Rogers County, Oklahoma, is named in honor of Clement Rogers and he served several terms on the Cherokee Senate. Clement Rogers achieved financial success as a rancher and used his influence to help soften the effects of white acculturation on the tribe. Roach presents a sociological-psychological assessment of the relationship between Will and his father during the formative boyhood and teenage years, Clement had high expectations for his son and desired him to be more responsible and business-minded. Will was more easygoing and oriented toward the loving affection offered by his mother, the personality clash increased after his mothers death, and young Will went from one venture to another with little success. Only after Will won acclaim in vaudeville did the rift begin to heal, will Rogers attended school at the Willow Hassel School at Neosho and Kemper Military School at Boonville, Missouri
Muir Woods National Monument
Muir Woods National Monument is a unit of the National Park Service on Mount Tamalpais near the Pacific coast, in southwestern Marin County, California. It is part of the Golden Gate National Recreation Area, and is 12 miles north of San Francisco and it protects 554 acres, of which 240 acres are old growth coast redwood forests, one of a few such stands remaining in the San Francisco Bay Area. The Muir Woods National Monument is an old-growth coastal redwood forest, due to its proximity to the Pacific Ocean, the forest is regularly shrouded in a coastal marine layer fog, contributing to a wet environment that encourages vigorous plant growth. The fog is vital for the growth of the redwoods as they use moisture from the fog during droughty seasons, the monument is cool and moist year round with average daytime temperatures between 40 and 70 degrees Fahrenheit. Rainfall is heavy during the winter and summers are almost completely dry with the exception of fog drip caused by the fog passing through the trees.
Annual precipitation in the ranges from 39.4 inches in the lower valley to 47.2 inches higher up in the mountain slopes. The redwoods grow on brown humus-rich loam which may be gravelly and this soil has been assigned to the Centissima series, which is always found on sloping ground. It is well drained, moderately deep, and slightly to moderately acidic and it has developed from a mélange in the Franciscan Formation. More open areas of the park have shallow gravelly loam of the Barnabe series, one hundred and fifty million years ago ancestors of redwood and sequoia trees grew throughout the United States. Today, the Sequoia sempervirens can be only in a narrow, cool coastal belt from Monterey, California. Before the logging industry came to California, there were an estimated 2 million acres of old growth forest containing redwoods growing in a strip along the coast. By the early 20th century, most of these forests had been cut down, just north of the San Francisco Bay, one valley named Redwood Canyon remained uncut, mainly due to its relative inaccessibility.
He and his wife, Elizabeth Thacher Kent, purchased 611 acres of land from the Tamalpais Land and Water Company for $45,000 with the goal of protecting the redwoods and the mountain above them. In 1907, a company in nearby Sausalito planned to dam Redwood Creek. When Kent objected to the plan, the company threatened to use eminent domain. Kent sidestepped the water companys plot by donating 295 acres of the redwood forest to the federal government, on January 9,1908, President Theodore Roosevelt declared the land a National Monument, the first to be created from land donated by a private individual. President Roosevelt agreed, writing back, MY DEAR MR, responding to some photographs of Muir Woods that Mr. Kent had sent him, Those are awfully good photos. Kent and Muir had become friends over shared views of wilderness preservation, in December 1928, the Kent Memorial was erected at the Kent Tree in Fern Canyon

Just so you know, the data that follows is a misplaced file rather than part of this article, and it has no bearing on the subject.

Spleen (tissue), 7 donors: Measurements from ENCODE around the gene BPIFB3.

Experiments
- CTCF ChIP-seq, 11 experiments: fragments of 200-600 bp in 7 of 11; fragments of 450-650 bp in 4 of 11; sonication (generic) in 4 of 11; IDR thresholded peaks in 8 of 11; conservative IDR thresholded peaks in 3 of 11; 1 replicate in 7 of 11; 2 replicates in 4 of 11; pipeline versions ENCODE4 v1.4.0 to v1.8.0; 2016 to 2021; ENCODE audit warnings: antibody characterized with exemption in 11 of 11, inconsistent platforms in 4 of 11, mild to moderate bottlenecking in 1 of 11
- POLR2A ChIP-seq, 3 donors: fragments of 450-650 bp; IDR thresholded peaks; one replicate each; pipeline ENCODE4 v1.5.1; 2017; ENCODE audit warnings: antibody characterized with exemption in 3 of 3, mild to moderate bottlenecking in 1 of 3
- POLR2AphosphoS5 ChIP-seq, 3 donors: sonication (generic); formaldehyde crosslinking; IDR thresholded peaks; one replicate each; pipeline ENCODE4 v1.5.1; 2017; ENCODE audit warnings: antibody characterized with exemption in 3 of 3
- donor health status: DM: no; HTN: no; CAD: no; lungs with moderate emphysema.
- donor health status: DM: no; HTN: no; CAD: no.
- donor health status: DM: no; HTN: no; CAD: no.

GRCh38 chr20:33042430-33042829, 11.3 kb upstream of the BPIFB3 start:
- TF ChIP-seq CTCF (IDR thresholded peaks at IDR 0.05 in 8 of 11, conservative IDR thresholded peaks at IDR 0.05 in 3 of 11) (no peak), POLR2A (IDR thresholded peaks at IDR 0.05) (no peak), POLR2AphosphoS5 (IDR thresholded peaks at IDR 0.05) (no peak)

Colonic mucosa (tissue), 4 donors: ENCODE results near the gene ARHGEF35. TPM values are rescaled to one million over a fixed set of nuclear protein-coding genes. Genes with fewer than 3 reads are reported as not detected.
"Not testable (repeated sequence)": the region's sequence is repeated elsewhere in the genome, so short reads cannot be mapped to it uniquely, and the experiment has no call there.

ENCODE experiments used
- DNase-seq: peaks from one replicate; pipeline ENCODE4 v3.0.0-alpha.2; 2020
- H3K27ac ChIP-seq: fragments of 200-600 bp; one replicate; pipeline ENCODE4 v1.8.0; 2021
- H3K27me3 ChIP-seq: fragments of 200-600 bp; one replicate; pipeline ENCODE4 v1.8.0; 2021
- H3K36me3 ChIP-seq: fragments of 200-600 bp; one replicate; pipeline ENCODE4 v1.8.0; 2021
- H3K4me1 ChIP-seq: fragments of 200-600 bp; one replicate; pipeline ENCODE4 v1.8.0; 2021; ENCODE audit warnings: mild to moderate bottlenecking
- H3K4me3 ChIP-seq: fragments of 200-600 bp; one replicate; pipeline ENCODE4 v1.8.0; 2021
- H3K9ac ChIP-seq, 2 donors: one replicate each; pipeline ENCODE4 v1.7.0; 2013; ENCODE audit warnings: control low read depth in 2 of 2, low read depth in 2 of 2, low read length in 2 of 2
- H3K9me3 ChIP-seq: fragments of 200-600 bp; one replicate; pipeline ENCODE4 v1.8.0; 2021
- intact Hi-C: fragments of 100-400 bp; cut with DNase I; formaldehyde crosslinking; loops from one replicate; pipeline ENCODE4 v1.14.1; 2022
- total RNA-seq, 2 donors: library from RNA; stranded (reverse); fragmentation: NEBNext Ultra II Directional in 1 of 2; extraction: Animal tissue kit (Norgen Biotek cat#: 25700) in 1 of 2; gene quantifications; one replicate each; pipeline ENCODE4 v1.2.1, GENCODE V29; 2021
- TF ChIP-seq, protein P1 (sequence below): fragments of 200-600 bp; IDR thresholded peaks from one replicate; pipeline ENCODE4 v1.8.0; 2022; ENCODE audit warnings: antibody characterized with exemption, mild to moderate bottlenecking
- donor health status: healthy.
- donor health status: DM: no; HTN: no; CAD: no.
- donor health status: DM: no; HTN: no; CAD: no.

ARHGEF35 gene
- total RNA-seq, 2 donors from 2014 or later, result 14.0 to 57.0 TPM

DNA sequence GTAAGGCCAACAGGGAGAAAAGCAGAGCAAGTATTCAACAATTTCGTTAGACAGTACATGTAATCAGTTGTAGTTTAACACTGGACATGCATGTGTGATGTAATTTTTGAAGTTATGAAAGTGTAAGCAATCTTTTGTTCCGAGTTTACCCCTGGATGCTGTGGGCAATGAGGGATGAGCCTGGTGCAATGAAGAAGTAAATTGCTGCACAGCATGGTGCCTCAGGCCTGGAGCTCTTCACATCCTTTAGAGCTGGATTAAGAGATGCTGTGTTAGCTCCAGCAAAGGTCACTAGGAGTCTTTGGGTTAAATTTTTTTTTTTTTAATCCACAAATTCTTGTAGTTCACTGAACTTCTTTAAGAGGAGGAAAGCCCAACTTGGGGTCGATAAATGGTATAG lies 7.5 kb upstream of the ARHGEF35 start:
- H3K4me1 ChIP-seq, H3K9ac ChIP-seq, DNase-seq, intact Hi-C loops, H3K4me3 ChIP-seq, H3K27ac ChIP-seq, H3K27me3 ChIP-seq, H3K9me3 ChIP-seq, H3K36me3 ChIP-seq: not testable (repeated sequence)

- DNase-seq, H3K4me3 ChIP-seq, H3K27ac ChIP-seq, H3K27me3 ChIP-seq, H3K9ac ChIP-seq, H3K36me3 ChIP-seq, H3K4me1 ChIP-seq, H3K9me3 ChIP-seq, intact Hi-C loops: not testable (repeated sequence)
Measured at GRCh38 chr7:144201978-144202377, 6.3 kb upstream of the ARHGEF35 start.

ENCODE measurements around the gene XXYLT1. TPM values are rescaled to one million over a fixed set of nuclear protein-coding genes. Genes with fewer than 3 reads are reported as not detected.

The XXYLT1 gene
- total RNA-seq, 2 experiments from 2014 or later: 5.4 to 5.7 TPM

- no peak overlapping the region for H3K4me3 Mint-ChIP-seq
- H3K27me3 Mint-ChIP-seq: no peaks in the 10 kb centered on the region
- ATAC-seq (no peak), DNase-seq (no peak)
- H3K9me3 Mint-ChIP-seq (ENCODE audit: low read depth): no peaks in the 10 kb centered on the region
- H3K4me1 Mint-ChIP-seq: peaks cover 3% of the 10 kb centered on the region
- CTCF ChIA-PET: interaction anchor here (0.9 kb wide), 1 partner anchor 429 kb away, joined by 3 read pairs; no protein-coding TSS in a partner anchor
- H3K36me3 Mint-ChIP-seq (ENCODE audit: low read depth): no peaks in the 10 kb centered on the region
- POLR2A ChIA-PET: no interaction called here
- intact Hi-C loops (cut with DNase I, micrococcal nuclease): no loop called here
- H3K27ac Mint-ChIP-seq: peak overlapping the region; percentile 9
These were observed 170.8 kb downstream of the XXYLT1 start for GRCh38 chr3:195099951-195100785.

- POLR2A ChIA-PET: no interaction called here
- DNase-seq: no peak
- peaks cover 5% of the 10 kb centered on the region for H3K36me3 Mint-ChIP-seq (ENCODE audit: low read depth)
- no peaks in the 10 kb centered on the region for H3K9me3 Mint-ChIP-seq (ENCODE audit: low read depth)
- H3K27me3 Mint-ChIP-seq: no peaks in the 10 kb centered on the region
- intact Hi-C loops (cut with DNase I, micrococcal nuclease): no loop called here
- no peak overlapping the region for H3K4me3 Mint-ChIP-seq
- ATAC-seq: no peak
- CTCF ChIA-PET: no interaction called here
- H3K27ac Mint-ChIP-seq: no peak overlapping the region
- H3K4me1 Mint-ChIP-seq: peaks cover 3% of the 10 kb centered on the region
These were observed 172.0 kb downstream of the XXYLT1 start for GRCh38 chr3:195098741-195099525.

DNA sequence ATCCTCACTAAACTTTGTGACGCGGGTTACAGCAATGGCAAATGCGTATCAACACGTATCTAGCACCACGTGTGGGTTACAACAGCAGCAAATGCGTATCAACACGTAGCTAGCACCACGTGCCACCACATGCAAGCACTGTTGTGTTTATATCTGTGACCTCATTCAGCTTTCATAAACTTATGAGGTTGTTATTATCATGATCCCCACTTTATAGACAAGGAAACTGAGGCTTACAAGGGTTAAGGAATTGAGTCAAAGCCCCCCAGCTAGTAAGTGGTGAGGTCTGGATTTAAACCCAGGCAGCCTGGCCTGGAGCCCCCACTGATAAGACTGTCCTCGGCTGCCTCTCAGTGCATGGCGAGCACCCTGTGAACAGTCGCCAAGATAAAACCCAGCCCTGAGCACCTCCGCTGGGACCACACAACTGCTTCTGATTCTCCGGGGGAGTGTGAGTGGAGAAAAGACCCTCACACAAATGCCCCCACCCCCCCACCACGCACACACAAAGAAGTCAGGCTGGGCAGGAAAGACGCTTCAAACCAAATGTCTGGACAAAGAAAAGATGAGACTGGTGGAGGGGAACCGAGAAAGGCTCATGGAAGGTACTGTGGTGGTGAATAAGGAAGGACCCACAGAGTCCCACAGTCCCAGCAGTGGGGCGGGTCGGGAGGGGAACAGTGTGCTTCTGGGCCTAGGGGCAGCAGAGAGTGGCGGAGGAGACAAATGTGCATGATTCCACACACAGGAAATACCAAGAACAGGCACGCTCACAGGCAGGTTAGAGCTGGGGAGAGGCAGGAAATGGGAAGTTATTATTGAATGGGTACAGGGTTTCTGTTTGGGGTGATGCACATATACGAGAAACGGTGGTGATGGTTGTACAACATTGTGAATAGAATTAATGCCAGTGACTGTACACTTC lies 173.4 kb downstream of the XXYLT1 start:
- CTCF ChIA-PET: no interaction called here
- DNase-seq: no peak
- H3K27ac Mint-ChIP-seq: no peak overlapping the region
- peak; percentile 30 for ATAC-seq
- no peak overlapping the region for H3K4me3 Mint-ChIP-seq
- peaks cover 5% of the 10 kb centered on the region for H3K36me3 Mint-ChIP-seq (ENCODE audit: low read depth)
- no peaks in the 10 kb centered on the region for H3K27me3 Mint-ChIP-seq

Cabrillo National Monument
Cabrillo National Monument is at the southern tip of the Point Loma Peninsula in San Diego, California. It commemorates the landing of Juan Rodríguez Cabrillo at San Diego Bay on September 28,1542 and this event marked the first time a European expedition had set foot on what became the West Coast of the United States. The site was designated as California Historical Landmark #56 in 1932, as with all historical units of the National Park Service, Cabrillo was listed on the National Register of Historic Places on October 15,1966. The annual Cabrillo Festival Open House is held on a Sunday each October and it commemorates Cabrillo with a reenactment of his landing at Ballast Point, in San Diego Bay. The park offers a view of San Diegos harbor and skyline, as well as Coronado, on clear days, a wide expanse of the Pacific Ocean and Mexicos Coronado Islands are visible. A visitor center screens a film about Cabrillos voyage and has exhibits about the expedition, the Old Point Loma Lighthouse is the highest point in the park and has been a San Diego icon since 1855.
The lighthouse was closed in 1891, and a new one opened at an elevation, because fog. The old lighthouse is now a museum, and visitors may enter it, the area encompassed by the national monument includes various former military installations, such as coastal artillery batteries, built to protect the harbor of San Diego from enemy warships. Many of these installations can be seen walking around the area. A former army building hosts an exhibit that tells the story of history at Point Loma. The area near the monument entrance was used for gliding activities in 1929-1935. Even Charles Lindbergh soared in a Bowlus sailplane along the cliffs of Point Loma in 1930, markers for these accomplishments can be found near the entrance, and the site is recognized as a National Soaring Landmark by the National Soaring Museum. On October 14,1913, by proclamation, Woodrow Wilson reserved 0.5 acres of Fort Rosecrans for The Order of Panama. To construct a statue of Juan Rodriguez Cabrillo. In 1939 the Portuguese government commissioned a statue of Cabrillo.